The allergy medication Allegra is now being sold over the counter in local drug stores. It follows Claritin and Zyrtec as the latest drug formerly known as a prescription to go over the counter.
That may mean less hassle for allergy sufferers, some of whom will not have to go to their doctors for a prescription when the pollen starts flying this spring. But over-the-counter status is usually not so good for drug companies, according to Dave Wendland, with the health-care data company Hamacher Resource Group.
“Price point at retail is truly dictated by what else is available in that category,” Wendland said. “So, yes they’ll be more access points, but it’ll take more users of that product to generate the same revenue.”
He said though more people are able to buy over-the-counter drugs, increased sales volume does not make up for how much the price is lowered to compete with other brand-name and generic drugs. Additional advertising costs cut into profits more.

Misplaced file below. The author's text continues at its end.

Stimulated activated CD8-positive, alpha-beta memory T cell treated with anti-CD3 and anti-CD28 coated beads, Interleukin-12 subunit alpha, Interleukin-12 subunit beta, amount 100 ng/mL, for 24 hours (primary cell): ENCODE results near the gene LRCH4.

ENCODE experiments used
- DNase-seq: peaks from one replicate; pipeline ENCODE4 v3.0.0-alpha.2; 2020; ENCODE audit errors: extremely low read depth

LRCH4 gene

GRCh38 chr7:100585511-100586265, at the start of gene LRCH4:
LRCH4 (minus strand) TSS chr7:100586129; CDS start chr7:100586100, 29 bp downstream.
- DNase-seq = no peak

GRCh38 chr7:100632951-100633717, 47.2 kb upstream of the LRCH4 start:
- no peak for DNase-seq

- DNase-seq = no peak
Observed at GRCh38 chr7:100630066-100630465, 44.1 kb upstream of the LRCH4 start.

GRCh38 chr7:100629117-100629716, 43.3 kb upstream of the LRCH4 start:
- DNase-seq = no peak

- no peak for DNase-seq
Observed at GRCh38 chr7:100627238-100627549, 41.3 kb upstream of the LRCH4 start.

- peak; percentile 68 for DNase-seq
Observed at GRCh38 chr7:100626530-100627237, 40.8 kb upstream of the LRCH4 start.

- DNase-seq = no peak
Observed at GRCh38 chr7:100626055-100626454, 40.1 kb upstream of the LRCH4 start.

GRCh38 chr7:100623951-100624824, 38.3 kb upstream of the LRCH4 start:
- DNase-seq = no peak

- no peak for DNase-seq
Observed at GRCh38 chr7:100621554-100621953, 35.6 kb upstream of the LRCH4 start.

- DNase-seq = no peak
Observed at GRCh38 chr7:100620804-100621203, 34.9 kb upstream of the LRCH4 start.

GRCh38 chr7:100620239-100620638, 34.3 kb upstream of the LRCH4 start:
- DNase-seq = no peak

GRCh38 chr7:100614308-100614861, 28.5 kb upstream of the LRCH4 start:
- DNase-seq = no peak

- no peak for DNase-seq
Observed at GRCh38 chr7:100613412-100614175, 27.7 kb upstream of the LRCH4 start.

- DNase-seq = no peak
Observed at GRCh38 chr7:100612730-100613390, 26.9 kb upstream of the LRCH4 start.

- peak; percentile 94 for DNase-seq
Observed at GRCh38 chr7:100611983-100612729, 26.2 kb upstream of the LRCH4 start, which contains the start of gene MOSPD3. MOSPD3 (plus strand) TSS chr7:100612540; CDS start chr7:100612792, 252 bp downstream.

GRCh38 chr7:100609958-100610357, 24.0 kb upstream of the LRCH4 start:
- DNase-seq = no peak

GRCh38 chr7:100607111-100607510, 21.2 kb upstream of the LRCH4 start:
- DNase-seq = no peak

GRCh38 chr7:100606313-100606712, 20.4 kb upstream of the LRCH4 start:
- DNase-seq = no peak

“Part of it is dictated by competition,” Wendland said. “Now they have to promote that item at a consumer level, rather than making physicians aware of it so they can write prescriptions for that product.”
Wendland said some people who used to take Allegra may switch to another prescription drug if their co-pay is cheaper than the over-the counter price, cutting further into sales. But he is seeing insurance companies begin to cover over-the-counter drug regimens in their plans, which might decrease that possibility.
Allegra hit store shelves this month, and is retailing at a CVS in Center City for $30 for 45 pills.
Last month, the out-of-pocket cost for the prescription version was $106 for 30 pills.